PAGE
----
Yet when Mr. Olawoye brought this up to people he knew in Black communities willing to take on those roles, often already having C-Suite credentials, they said they weren’t being considered. “There was a disconnect in the pipeline,” Mr. Olawoye said. He now runs his own talent-development company, Talent X.

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Now, with more than 10 staff building its network and working with partners, the BPTN also recruits executives to mentor Black tech workers and holds events, including a global digital summit this October. Its speakers will include LinkedIn vice-president Sabry Tozin, TD associate vice-president of technology Nkechi Nwafor-Robinson and Salesforce vice-president Reggie Marable.

MaRS has focused efforts on diversity in hiring for some time, CEO Yung Wu said in an interview, but he acknowledged the organization was comprised of fewer Black people than represented in the Canadian population – less than 2 per cent of MaRS’s roster, versus about 3.5 per cent of the Canadian population.

“The fact is that we haven’t been intentional about this particular dimension – and if anything really came to light after the George Floyd incident, it’s that systemic racism isn’t just the stuff you can point at that’s obvious,” Mr. Wu said. “It’s all of the stuff that gets in the way of us being intentional about constructing an organization that should be far more equitable.”

Mr. Wu said he looked forward to engaging with the BPTN to improve its network and hiring practices. Doing so he said, would help elevate the national tech sector and take excuses out of the equation when it comes to hiring. He also said the organization would put a similar focus on hiring Indigenous peoples.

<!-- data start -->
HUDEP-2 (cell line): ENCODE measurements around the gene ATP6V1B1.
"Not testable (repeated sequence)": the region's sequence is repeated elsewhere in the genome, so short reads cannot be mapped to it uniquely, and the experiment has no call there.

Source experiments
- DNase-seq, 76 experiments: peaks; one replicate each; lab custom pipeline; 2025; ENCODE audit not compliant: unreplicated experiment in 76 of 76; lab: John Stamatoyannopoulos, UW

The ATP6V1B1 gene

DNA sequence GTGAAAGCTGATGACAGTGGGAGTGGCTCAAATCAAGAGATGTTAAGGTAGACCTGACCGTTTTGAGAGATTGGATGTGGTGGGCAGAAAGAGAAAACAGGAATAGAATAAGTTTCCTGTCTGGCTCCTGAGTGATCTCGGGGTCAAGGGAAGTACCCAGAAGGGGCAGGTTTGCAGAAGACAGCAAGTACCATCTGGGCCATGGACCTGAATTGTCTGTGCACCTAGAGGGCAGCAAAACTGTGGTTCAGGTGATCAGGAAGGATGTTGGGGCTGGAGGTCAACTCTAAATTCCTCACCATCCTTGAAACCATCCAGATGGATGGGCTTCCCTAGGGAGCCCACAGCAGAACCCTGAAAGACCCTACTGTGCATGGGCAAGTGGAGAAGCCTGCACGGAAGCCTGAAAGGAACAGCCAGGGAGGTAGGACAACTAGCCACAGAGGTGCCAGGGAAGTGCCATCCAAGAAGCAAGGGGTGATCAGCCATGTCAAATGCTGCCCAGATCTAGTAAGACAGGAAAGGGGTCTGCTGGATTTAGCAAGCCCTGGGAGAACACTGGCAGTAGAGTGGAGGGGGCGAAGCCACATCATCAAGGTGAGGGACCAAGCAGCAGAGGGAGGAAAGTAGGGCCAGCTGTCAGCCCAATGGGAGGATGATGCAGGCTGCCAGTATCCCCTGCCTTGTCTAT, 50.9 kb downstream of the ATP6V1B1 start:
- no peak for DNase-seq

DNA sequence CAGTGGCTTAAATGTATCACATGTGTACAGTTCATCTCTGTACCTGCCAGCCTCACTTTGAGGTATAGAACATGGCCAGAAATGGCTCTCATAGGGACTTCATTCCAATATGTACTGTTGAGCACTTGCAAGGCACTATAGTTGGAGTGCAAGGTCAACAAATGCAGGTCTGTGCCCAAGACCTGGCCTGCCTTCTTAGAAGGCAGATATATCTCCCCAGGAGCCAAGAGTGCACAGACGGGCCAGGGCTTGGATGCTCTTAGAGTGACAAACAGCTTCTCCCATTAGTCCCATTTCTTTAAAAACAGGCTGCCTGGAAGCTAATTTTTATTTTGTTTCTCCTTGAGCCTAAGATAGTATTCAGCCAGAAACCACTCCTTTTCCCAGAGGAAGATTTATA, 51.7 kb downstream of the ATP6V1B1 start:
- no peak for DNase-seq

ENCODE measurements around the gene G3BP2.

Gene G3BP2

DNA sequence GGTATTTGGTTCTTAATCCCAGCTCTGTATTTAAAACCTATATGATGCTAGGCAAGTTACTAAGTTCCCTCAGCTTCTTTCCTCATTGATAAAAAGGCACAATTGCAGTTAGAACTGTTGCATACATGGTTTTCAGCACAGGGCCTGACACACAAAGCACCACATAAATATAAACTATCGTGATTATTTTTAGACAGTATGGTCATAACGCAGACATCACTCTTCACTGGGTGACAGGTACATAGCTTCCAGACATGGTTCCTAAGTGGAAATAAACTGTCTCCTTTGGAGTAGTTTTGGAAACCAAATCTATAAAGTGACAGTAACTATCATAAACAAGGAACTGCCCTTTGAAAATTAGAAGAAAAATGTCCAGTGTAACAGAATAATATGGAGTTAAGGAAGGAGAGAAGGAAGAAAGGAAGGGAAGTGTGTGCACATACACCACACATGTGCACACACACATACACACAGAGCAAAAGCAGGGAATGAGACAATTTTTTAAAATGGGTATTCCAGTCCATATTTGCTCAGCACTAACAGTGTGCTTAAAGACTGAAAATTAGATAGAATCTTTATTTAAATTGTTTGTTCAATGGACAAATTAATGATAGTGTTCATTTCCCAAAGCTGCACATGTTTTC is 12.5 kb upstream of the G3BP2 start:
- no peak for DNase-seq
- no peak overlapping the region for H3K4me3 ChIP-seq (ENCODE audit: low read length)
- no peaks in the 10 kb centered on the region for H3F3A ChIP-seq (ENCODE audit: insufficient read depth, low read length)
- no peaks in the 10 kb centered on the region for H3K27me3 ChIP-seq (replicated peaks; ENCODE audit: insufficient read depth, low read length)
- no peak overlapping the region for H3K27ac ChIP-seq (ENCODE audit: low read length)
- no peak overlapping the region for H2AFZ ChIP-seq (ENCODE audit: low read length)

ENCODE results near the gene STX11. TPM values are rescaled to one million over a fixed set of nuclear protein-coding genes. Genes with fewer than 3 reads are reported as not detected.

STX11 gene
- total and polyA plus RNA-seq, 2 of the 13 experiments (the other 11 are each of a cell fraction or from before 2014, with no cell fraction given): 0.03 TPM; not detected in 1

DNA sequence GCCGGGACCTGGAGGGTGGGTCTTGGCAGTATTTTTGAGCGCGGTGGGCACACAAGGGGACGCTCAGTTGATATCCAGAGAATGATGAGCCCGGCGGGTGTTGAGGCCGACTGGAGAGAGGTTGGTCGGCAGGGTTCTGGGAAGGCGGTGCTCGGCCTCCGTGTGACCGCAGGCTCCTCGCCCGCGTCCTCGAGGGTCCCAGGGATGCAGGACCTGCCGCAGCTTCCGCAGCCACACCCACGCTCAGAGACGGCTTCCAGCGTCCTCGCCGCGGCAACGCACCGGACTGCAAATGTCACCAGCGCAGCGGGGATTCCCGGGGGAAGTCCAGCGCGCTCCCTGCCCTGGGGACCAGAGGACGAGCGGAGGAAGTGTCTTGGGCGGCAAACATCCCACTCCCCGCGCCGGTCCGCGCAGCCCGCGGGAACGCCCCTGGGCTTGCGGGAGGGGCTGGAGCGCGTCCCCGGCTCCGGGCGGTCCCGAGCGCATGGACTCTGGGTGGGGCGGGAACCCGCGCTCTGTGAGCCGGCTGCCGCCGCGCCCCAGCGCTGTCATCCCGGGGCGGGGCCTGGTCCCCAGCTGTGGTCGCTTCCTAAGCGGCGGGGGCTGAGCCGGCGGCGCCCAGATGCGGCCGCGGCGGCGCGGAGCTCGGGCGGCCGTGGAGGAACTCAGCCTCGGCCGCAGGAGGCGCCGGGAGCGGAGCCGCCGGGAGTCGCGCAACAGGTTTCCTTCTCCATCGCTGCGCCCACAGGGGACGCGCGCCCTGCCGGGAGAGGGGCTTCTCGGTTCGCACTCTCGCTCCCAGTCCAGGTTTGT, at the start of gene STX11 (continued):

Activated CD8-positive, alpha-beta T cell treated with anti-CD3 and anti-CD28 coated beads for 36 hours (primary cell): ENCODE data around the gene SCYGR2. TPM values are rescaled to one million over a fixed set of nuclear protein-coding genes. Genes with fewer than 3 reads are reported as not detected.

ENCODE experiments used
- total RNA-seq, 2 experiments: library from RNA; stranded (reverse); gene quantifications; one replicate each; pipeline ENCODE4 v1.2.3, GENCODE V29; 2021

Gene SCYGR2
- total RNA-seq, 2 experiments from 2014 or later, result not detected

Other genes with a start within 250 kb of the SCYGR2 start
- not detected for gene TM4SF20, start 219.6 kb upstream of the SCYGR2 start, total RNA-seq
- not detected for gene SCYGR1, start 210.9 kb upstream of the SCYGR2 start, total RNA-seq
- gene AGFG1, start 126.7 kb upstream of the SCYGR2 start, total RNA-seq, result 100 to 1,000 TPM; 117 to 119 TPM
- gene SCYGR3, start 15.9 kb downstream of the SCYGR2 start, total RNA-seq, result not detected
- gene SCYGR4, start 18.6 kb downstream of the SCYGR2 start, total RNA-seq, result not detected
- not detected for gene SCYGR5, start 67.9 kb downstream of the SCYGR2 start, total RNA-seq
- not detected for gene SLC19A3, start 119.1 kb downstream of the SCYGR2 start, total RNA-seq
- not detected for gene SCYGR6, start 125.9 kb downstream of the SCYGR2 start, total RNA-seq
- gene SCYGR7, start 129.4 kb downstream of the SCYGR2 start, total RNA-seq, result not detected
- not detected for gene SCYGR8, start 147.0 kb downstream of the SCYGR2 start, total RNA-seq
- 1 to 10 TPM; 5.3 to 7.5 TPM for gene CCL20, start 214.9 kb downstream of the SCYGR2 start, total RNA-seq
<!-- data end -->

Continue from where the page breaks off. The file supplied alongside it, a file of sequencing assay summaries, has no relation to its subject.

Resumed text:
Sandeep Tatla, PointClickCare’s vice-president in charge of diversity and inclusion, had been in touch with Mr. Olawoye prior to joining the scale-up tech company earlier this year, and said she reconnected with him after Mr. Floyd was killed by a police officer in Minneapolis. “We were thinking about what we were doing around Black tech talent, and the current reality really gave an opportunity for Lekan and I to think about how we can do things differently,” Ms. Tatla said.

On top of tapping into the BPTN network, she said the organization and PointClickCare leaders will have quarterly meetings to discuss Black experiences in the company, and to create spaces where Black employees can safely discuss company barriers or biases.

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Several corporate initiatives to combat anti-Black racism have emerged in Canada since Mr. Floyd was killed in May and the Black Lives Matter movement saw a massive public resurgence. In June, a group of CEOs led by Kingsdale Advisors chair Wes Hall launched the BlackNorth Initiative, which has received more than 200 company pledges to take steps to combat systemic racism and boost Black representation in leadership.